This week, I've been studying Joshua 3-4 in preparation for teaching at my church's weekly women's Bible study. Sadly, inclement weather means that prep work is for only my benefit this morning.
Joshua 3-4 tells the story of the Israelites' miraculous crossing of the Jordan River. After they cross the river, God gives them a strange command. They are to take twelve stones from the dry river bed. These stones are to be set up as a memorial - so that they remember God's miraculous action.
I've been thinking about these "stones of remembrance." That pile of rocks on the shore was as much a testimony to God's faithfulness as to their own proclivity to forget.
It seems forgetfulness might be one of humanity's great weaknesses. The history of the nation of Israel tells us this story. It's why repeatedly they're commanded in the Old Testament to remember.
Remembering isn't just about basic event recall (the Israelites wandering in the wilderness could probably still recount the events of the Red Sea crossing). They needed to remember the past and God's gracious intervention on their behalf - so that they had confidence for the present and hope for the future. Remembering gave the past a contemporary significance. Remembering fueled faith and awe and obedience.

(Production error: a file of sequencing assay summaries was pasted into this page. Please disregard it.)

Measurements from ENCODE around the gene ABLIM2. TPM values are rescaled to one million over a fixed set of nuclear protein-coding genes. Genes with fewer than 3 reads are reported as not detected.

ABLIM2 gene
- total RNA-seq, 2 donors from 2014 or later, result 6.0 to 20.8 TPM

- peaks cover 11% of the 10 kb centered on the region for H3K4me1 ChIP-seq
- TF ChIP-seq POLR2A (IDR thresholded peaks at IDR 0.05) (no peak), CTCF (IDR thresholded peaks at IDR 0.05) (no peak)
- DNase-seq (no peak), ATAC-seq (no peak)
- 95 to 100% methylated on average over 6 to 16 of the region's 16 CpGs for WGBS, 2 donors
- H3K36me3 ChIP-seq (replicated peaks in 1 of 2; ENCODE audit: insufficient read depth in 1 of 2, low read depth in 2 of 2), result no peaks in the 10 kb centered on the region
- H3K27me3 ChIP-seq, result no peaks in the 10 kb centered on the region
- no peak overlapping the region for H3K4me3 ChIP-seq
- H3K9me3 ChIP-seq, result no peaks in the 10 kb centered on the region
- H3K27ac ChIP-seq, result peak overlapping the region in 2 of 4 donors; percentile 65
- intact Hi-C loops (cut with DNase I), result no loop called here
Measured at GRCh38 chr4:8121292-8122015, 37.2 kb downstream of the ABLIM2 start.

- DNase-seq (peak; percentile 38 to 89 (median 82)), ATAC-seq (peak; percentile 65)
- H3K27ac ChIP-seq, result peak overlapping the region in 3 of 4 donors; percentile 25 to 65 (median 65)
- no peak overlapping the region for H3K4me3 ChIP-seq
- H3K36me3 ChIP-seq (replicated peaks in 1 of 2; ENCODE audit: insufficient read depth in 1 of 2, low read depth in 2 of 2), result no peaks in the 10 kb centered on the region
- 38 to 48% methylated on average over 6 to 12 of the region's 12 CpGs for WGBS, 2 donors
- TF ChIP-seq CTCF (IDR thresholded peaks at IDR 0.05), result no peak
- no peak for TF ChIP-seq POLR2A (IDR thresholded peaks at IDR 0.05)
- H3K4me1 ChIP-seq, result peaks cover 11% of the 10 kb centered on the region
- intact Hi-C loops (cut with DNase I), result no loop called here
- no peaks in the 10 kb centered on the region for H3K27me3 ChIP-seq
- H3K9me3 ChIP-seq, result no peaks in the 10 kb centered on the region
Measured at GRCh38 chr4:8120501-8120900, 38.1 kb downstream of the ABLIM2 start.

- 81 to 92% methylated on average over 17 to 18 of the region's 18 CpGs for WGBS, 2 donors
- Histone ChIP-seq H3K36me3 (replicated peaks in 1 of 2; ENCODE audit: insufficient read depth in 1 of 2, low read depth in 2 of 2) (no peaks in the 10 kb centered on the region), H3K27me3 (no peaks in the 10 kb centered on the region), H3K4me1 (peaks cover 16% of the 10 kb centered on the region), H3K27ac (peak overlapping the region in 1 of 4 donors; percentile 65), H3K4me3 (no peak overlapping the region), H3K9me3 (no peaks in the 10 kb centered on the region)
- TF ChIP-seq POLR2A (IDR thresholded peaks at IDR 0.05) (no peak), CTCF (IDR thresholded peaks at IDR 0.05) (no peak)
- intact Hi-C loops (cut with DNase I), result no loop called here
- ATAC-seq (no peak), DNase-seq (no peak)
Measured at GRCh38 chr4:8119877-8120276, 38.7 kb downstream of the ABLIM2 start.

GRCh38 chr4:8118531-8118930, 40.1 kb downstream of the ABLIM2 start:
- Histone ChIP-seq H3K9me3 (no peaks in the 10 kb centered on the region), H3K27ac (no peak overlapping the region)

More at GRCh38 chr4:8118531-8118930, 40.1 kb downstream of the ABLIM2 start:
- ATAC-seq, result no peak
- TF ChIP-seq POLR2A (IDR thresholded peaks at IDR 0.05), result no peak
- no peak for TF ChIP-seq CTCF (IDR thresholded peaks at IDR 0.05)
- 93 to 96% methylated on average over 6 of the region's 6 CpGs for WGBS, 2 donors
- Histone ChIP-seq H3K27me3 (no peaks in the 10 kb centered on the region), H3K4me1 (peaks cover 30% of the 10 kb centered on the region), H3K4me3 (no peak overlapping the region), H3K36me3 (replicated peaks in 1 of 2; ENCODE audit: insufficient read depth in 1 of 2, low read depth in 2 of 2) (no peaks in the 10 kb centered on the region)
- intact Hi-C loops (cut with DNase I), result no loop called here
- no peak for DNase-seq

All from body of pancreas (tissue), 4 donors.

And so they have a pile of twelve rocks stacked by the Jordan River.
This wasn't the only rock pile. They continue to appear throughout the Old Testament - a string of physical markers to remind the people of God's work. The great leader Samuel would put up a stone to mark God's victory over their enemies, declaring "Thus far the LORD has helped us." He called it "Ebenezer," or "stone of help."
Israel's story is our story. We share the same inherent weakness - forgetfulness.
In our churches, we celebrate Communion, which is the Church's "pile of stones." In it, we "remember Christ's death until He comes..." It's a marker of remembrance, reliving the past so that it shapes our life today.
What are the moments in your own story you need to remember - moments when God broke through, intervened, worked, appeared?
Rehearse them. Tell their stories. Tell them to your brothers and sisters in Christ. Tell them to your children and grandchildren. Put up a marker, a "pile of stones," to call yourself to remember.
And declare, as generations have in the old hymn, Here I raise my Ebenezer - hither by Thy help I've come...